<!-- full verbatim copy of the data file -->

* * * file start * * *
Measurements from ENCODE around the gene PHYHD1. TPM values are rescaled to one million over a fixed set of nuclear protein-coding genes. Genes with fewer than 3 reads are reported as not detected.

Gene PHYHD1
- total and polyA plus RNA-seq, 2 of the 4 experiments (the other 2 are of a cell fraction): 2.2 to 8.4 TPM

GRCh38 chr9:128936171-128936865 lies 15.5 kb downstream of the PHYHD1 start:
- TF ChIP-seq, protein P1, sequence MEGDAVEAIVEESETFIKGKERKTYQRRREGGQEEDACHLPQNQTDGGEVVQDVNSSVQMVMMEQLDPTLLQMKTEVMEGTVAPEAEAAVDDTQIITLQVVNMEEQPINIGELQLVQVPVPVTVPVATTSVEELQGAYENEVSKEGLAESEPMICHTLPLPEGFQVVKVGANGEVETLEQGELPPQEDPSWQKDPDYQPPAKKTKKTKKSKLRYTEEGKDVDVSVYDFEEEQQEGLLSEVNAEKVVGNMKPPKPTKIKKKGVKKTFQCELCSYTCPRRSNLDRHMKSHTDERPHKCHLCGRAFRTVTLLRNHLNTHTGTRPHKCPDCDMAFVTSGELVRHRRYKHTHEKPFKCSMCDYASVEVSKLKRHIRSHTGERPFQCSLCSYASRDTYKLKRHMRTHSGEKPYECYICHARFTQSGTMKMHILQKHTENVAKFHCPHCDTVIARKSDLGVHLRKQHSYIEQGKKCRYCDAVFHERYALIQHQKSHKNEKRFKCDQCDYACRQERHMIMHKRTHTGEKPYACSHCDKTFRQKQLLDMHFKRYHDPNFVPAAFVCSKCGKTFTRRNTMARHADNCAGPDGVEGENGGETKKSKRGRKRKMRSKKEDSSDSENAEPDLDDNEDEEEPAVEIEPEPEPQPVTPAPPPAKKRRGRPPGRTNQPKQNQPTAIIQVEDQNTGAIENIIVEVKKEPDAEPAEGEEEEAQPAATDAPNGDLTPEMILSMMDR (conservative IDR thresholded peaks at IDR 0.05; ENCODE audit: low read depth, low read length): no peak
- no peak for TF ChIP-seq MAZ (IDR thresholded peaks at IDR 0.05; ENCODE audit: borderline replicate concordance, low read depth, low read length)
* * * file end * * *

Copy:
Measurements from ENCODE around the gene PHYHD1. TPM values are rescaled to one million over a fixed set of nuclear protein-coding genes. Genes with fewer than 3 reads are reported as not detected.

Gene PHYHD1
- total and polyA plus RNA-seq, 2 of the 4 experiments (the other 2 are of a cell fraction): 2.2 to 8.4 TPM

GRCh38 chr9:128936171-128936865 lies 15.5 kb downstream of the PHYHD1 start:
- TF ChIP-seq, protein P1, sequence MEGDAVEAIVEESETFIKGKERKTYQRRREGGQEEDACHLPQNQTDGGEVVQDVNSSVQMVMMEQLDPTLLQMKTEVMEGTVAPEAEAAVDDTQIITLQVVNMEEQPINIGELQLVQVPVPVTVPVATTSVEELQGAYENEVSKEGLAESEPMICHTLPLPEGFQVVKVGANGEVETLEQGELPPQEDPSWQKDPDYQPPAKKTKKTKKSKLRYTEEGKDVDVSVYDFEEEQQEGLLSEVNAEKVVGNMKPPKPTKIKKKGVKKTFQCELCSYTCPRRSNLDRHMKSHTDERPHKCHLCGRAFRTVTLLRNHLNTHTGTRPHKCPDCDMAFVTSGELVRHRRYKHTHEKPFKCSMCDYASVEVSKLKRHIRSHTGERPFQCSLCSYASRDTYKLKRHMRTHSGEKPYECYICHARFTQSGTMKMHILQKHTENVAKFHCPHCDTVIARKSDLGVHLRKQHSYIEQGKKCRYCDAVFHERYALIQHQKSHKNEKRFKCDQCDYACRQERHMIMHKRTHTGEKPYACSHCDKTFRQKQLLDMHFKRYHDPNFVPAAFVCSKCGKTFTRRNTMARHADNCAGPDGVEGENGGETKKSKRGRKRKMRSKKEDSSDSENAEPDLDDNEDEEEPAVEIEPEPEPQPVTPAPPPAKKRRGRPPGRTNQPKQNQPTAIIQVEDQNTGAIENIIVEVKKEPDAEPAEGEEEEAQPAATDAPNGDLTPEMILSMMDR (conservative IDR thresholded peaks at IDR 0.05; ENCODE audit: low read depth, low read length): no peak
- no peak for TF ChIP-seq MAZ (IDR thresholded peaks at IDR 0.05; ENCODE audit: borderline replicate concordance, low read depth, low read length)